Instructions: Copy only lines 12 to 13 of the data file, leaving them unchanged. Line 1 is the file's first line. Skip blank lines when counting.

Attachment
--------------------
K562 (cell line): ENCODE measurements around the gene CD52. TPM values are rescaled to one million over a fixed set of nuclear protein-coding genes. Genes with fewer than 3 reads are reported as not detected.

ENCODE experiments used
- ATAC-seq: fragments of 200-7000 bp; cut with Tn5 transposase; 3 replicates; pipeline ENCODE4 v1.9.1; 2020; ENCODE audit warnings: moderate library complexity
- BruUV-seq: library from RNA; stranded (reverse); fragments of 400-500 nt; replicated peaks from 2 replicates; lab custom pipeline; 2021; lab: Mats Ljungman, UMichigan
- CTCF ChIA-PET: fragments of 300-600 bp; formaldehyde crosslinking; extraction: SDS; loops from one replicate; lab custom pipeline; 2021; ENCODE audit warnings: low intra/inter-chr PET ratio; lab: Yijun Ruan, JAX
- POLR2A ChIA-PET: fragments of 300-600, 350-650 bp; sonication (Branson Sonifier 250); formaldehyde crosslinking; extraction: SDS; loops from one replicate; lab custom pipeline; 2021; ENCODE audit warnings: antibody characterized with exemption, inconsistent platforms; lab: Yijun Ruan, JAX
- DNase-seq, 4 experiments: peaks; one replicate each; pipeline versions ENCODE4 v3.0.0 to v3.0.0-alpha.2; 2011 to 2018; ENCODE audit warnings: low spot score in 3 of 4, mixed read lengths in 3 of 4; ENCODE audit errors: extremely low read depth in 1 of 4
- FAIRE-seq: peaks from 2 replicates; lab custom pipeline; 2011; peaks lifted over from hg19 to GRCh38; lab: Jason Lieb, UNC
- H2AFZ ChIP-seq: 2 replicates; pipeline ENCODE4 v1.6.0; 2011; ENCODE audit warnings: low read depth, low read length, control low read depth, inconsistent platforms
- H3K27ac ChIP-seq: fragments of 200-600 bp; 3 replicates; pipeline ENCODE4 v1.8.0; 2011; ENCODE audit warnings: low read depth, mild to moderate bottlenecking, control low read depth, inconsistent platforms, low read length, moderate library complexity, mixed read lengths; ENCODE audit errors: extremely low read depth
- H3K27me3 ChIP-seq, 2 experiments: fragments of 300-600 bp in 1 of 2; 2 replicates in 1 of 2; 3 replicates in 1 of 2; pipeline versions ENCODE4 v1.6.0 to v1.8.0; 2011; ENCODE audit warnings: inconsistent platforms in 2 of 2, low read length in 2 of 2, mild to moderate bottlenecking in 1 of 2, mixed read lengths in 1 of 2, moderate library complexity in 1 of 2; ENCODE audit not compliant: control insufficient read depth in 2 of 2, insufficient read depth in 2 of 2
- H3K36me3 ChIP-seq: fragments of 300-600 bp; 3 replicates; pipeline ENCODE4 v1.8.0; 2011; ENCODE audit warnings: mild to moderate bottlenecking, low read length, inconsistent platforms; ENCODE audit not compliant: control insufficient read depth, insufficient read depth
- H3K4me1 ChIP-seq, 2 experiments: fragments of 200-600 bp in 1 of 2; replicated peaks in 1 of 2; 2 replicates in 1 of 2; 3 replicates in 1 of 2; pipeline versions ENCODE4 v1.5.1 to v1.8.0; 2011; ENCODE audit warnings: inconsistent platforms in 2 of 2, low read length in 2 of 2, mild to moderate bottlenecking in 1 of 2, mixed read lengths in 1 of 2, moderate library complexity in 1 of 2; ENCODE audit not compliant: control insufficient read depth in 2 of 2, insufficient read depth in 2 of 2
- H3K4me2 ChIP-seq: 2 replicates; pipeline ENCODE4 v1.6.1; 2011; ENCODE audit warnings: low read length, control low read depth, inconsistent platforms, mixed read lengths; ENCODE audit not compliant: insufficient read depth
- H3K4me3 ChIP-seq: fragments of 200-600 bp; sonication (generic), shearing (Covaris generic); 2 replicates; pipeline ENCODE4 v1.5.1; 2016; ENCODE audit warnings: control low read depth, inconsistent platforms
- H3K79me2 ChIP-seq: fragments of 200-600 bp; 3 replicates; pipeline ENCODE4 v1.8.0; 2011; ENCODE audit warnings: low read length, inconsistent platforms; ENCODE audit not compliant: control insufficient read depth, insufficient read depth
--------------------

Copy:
- H3K36me3 ChIP-seq: fragments of 300-600 bp; 3 replicates; pipeline ENCODE4 v1.8.0; 2011; ENCODE audit warnings: mild to moderate bottlenecking, low read length, inconsistent platforms; ENCODE audit not compliant: control insufficient read depth, insufficient read depth
- H3K4me1 ChIP-seq, 2 experiments: fragments of 200-600 bp in 1 of 2; replicated peaks in 1 of 2; 2 replicates in 1 of 2; 3 replicates in 1 of 2; pipeline versions ENCODE4 v1.5.1 to v1.8.0; 2011; ENCODE audit warnings: inconsistent platforms in 2 of 2, low read length in 2 of 2, mild to moderate bottlenecking in 1 of 2, mixed read lengths in 1 of 2, moderate library complexity in 1 of 2; ENCODE audit not compliant: control insufficient read depth in 2 of 2, insufficient read depth in 2 of 2